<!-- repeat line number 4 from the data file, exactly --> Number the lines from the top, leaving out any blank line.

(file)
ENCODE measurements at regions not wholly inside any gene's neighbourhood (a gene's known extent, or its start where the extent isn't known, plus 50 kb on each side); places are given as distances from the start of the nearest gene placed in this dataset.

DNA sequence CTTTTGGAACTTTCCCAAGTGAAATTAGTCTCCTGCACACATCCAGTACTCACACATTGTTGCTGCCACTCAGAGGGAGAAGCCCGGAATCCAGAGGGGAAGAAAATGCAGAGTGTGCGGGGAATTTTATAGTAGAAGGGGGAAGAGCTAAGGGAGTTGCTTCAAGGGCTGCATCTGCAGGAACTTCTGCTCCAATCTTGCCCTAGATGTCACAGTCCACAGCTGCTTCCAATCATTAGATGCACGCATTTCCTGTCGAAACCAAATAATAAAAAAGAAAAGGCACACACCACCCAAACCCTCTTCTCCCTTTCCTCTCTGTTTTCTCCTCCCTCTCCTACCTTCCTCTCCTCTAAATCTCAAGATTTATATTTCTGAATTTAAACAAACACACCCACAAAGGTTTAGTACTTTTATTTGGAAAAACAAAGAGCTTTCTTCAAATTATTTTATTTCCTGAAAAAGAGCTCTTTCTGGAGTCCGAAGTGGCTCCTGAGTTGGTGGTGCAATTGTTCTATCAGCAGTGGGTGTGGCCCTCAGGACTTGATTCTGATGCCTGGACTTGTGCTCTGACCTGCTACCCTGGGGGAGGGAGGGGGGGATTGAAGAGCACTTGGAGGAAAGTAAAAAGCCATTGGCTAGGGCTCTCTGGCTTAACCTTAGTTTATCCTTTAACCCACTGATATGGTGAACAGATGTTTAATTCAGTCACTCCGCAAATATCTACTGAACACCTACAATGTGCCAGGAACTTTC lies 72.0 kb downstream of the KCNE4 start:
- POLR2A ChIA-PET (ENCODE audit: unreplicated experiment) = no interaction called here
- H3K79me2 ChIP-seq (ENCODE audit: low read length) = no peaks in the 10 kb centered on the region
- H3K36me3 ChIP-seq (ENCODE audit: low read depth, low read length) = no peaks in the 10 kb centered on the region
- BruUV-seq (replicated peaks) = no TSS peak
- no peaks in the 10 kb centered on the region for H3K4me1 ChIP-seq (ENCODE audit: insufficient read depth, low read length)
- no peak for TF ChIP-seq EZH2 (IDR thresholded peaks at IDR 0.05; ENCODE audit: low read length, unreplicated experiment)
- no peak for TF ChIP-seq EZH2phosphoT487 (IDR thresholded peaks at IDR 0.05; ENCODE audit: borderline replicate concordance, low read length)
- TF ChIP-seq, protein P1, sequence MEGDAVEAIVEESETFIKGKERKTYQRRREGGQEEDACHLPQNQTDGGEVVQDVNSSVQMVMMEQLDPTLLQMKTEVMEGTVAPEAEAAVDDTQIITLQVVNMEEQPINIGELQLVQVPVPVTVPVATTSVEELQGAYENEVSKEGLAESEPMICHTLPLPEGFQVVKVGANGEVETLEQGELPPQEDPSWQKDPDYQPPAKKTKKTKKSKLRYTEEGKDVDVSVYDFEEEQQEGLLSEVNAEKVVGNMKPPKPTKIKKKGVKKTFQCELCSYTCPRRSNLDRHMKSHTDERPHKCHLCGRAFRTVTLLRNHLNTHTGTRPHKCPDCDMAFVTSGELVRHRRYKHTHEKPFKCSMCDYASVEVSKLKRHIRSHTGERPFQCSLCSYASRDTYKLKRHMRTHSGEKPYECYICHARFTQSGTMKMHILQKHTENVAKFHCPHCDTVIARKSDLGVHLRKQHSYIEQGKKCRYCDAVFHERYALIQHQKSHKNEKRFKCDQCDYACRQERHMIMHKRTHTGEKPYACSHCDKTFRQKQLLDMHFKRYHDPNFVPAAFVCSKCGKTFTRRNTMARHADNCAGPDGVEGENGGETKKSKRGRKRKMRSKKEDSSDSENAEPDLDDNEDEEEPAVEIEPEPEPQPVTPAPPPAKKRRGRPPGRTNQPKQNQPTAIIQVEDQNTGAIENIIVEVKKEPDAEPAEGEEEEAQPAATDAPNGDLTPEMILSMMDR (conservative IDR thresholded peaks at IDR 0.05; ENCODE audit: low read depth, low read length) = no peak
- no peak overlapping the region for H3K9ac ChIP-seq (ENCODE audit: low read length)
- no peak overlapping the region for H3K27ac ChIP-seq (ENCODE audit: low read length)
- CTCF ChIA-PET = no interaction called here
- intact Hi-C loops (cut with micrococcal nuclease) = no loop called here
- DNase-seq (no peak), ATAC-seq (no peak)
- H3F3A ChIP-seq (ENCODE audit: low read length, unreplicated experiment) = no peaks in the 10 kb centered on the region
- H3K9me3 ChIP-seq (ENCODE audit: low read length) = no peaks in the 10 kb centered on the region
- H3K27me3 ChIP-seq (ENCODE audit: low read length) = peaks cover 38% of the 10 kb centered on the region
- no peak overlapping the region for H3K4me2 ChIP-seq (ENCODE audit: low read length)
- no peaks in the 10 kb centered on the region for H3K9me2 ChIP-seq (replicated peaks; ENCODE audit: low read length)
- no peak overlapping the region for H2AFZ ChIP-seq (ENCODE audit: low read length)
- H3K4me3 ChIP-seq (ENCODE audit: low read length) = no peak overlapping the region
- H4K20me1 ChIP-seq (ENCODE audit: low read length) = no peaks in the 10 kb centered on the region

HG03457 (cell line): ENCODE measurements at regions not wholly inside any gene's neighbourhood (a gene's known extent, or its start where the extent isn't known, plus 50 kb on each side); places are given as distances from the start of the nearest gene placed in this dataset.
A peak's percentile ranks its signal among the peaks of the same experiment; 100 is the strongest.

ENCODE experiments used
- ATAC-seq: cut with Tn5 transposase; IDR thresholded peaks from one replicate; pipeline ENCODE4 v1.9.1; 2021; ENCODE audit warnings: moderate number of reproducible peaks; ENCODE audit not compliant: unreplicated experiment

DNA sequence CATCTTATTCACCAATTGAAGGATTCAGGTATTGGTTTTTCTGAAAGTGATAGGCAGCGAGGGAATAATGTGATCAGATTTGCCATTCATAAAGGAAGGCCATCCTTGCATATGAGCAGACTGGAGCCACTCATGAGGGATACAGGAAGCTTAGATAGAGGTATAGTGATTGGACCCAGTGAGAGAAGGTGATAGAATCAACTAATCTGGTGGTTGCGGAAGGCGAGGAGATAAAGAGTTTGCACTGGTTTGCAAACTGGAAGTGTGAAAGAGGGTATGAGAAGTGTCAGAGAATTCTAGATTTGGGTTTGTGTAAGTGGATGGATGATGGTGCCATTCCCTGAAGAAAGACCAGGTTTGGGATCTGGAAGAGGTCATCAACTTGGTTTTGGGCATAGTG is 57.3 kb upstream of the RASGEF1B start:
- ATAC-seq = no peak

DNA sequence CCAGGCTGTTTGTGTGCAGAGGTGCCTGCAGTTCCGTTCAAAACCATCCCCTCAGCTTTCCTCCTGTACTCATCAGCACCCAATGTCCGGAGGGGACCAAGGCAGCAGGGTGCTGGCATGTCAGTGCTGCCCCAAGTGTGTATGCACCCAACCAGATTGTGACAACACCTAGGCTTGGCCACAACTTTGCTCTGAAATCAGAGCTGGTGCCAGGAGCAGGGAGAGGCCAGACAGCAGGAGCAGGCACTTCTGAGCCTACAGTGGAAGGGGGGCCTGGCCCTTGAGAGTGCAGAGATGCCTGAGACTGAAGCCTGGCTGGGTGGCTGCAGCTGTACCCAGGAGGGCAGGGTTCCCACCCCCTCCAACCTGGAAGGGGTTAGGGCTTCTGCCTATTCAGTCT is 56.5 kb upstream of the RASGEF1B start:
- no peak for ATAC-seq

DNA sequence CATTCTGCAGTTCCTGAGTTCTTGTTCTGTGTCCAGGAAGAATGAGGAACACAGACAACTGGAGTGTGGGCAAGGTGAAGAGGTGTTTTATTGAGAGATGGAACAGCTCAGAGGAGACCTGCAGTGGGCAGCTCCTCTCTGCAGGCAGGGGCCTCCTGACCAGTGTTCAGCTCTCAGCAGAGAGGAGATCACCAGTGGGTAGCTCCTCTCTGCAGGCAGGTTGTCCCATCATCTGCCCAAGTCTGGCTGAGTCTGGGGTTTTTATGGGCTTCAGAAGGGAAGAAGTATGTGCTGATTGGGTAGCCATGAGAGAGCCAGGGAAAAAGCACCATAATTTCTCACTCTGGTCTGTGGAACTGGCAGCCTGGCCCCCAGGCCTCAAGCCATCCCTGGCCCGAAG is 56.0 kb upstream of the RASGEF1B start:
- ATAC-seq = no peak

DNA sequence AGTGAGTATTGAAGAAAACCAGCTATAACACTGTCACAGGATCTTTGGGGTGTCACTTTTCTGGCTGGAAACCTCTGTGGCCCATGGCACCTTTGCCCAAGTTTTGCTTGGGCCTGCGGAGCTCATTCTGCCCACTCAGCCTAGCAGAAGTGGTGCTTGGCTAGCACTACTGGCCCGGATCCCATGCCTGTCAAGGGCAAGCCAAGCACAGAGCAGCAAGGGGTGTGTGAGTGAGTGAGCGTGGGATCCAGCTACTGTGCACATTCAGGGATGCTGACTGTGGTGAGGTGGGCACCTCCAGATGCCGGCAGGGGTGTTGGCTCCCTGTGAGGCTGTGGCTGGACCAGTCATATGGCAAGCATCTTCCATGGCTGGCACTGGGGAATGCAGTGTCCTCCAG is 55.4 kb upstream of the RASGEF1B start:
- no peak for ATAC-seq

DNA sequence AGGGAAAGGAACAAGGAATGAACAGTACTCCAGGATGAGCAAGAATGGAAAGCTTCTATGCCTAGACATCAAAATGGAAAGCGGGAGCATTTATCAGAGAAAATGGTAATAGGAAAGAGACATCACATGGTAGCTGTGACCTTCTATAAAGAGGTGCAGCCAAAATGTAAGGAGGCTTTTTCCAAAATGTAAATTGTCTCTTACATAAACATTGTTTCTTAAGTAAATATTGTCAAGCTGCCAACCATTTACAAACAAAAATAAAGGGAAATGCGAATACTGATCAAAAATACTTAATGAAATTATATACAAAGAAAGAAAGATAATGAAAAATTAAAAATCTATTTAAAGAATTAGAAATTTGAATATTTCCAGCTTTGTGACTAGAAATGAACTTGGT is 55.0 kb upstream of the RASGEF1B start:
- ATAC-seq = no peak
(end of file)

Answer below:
- H3K79me2 ChIP-seq (ENCODE audit: low read length) = no peaks in the 10 kb centered on the region